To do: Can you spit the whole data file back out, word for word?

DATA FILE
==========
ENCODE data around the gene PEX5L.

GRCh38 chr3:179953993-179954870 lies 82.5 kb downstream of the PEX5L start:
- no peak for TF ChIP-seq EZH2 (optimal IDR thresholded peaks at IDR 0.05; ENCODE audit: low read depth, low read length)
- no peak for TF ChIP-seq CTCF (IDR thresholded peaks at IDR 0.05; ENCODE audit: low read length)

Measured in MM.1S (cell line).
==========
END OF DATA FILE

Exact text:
ENCODE data around the gene PEX5L.

GRCh38 chr3:179953993-179954870 lies 82.5 kb downstream of the PEX5L start:
- no peak for TF ChIP-seq EZH2 (optimal IDR thresholded peaks at IDR 0.05; ENCODE audit: low read depth, low read length)
- no peak for TF ChIP-seq CTCF (IDR thresholded peaks at IDR 0.05; ENCODE audit: low read length)

Measured in MM.1S (cell line).